Despite being an adventure story that seems light hearted at first glance, the series explores a number of philosophical themes, and amongst them, the meaning of existence seems to be the most prevalent. Even though the Bebop crew traveled together, each member was tied to people or experience from their past, so in many ways, their actions were motivated by rather different needs and desires. For instance, while Faye felt agitated about her amnesia and was trying to recover her past, Spike on the other hand seemed to despise his former identity. It makes one wonder just what our past really mean to our existence. Does it still exert some kind of control over those who do not remember their past? I think, undeniably, it's an unshakable part of who we are no matter how unpleasant it may be, but how it exists in our mind and the attitude we have when we approach it is not immutable. After all, we are not robots completely subjected to the forces of nature, human experience is malleable as we can assign different values to it. And when we finally put the ghosts to rest and make peace with our past, we become truly free in the mind and soul. As how Spikes says it, "I'm not going there to die. I'm going to find out if I'm really alive."
I think I have said enough about the characters even without specifically discussing any of their personal qualities. All I can say is every character is genuinely unique, both in terms of personality and physical design. Spike's martial arts movements is clearly modeled after Bruce Lee, he even preaches some of his philosophies in one of the episode. As for his personality, he's grumpy and impulsive. And no, that doesn't necessarily make him unlikable. He is the type of guy who often speaks in codes and never discloses too much personal information, to some extent, this attribute makes him appear sophisticated and witty, so even when he makes impulsive decision, I'm inclined to believe he has good reasons.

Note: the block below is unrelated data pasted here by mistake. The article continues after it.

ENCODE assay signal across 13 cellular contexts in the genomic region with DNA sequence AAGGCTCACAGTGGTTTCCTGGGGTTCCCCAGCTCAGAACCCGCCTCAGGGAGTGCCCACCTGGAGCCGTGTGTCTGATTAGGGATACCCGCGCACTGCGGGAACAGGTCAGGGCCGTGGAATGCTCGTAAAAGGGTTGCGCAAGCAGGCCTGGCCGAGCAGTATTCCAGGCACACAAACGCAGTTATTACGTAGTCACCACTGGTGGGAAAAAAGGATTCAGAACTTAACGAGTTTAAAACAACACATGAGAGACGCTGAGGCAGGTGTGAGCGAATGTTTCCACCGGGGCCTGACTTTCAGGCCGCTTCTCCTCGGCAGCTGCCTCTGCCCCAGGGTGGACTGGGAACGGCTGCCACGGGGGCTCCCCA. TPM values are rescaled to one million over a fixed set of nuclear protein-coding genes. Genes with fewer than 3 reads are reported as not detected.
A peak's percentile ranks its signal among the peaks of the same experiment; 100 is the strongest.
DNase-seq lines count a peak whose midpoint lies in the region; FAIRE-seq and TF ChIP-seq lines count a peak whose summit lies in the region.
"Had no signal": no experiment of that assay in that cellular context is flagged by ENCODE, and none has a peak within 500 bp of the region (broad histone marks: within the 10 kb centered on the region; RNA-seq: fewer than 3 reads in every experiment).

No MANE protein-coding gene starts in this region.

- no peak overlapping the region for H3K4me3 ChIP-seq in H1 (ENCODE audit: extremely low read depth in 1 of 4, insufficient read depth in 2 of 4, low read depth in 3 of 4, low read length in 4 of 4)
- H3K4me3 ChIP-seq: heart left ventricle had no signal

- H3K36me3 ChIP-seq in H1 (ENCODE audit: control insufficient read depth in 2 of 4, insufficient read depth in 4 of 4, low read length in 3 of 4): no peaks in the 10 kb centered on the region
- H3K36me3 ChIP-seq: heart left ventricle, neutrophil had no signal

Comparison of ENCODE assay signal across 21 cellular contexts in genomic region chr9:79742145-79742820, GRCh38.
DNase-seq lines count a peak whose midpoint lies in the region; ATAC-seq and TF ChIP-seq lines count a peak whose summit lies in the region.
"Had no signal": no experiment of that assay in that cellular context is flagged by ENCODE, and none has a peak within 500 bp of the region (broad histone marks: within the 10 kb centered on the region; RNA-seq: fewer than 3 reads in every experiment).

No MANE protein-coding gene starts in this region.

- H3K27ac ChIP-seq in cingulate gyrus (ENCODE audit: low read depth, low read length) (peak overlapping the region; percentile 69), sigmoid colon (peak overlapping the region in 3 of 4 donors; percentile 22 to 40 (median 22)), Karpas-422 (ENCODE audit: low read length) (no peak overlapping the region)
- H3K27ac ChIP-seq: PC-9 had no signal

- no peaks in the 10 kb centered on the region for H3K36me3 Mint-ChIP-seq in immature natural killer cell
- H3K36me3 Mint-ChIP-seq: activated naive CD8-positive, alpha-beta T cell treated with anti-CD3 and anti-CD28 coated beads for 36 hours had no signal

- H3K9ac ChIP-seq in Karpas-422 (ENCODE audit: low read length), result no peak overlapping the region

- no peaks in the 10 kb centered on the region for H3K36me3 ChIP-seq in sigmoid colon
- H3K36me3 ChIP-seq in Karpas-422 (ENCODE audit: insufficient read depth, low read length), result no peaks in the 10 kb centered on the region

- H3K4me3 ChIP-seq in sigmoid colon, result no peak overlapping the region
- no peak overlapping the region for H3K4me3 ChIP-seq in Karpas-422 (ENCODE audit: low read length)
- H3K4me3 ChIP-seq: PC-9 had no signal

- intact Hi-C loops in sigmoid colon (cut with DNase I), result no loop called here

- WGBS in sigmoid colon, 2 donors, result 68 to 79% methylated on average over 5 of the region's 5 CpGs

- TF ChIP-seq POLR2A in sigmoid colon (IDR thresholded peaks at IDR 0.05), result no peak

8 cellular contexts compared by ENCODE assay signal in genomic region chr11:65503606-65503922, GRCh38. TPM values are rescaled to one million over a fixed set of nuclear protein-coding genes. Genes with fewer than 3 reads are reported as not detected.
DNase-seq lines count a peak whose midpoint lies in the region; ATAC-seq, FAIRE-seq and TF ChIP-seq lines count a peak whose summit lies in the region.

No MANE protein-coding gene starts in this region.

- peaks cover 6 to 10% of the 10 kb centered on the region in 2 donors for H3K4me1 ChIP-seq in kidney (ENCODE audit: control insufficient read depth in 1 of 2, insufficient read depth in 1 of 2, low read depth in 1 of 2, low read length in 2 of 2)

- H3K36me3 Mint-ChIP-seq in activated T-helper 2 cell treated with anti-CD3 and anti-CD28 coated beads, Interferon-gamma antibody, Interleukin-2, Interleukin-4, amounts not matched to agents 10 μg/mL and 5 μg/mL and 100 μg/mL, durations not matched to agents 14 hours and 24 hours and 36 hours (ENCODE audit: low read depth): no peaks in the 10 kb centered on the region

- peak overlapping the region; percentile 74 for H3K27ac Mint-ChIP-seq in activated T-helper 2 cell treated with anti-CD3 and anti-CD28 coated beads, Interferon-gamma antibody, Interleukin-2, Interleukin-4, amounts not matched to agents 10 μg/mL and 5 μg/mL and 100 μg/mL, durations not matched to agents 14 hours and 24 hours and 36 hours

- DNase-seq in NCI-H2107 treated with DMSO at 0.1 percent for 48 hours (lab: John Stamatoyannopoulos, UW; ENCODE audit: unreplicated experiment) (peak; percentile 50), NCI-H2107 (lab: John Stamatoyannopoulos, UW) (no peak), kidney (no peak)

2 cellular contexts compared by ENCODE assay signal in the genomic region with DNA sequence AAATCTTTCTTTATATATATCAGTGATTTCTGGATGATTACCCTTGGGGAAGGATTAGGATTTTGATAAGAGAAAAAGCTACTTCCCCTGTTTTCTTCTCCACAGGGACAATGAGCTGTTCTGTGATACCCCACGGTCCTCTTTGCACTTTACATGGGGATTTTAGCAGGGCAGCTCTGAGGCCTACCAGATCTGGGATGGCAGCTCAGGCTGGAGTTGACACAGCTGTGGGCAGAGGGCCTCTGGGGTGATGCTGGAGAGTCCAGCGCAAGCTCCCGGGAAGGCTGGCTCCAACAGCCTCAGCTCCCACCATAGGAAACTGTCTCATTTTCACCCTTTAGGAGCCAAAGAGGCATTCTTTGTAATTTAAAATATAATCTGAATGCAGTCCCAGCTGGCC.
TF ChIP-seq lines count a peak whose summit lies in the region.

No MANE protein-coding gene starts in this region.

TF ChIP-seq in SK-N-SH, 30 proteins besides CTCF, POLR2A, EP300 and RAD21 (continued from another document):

Faye is feisty but insecure about her own identity and her relationship with her fellow companions. Jet, despite his rough appearance, is actually very bubbly. The fact that he spends much of his leisure time taking care of bonsai trees says as much. He's very dependable and always there when Faye and Spike get intro trouble. As for Ed, I mistook her as a boy at first because well, she looks nothing like a girl. Now Ed is probably one of the most eccentric characters I have ever come across in anime. You can describe her as the person who walks the fine line between genius and idiot. While her behaviors are almost nonsensical and beyond explanation by human psychology, yet you can't help but gawk at her exceptional hacking skills. The bonds formed between characters are never really reflected by ways of explicit verbal expressions, but it can be felt nonetheless, owning to well constructed scenarios. And the dialogues themselves are never histrionic or pretentious.
Lastly I want to talk about the music and animation. The soundtrack is glorious, haunting and electrifying. From the OP to the ED, and to every piece used inbetween, every note hits the right moment. I rarely find anything constructive to say about anime music because I'm no expert on the subject, but the music in Cowboy Bebop has such a distinct flavor that I cannot help but express my delight. Jazz is a big part of the series, not a genre I have heard often from other anime, perhaps because it's difficult to coordinate between scenes and the kind of mood Jazz creates, but the staff of this series clearly knew what they wanted to achieve. Cowboy Bebop incorporates music in such a way that I only have two words to describe the feeling it instills - swag and suave. It breathed life into the series, mingling so seamlessly with each and every moment of the story that I am truly enchanted.
For its time, the series is above standard in terms of animation. The character designs are fairly complex, much more so than many present day series. The action scenes are beautifully animated, every kick and jump looks fluid. Here I have to mention Studio Bones, the company established by the core staff behind Cowboy Bebop, they have clearly carried on the tradition of quality animation.
I think Cowboy Bebop will always have a special place in my heart. For all its distinct qualities, the series has carved a niche of its own and ultimately attested to its own commercial slogan: the work, which becomes a new genre itself, will be called Cowboy Bebop. Every episode in the series has its individual flair, yet when taken as a whole, it doesn't feel disjointed or awkward. At times fun, at times inspirational, and at times heartbreaking, this is a series brimming with originality and fully deserving of every praise it has garnered.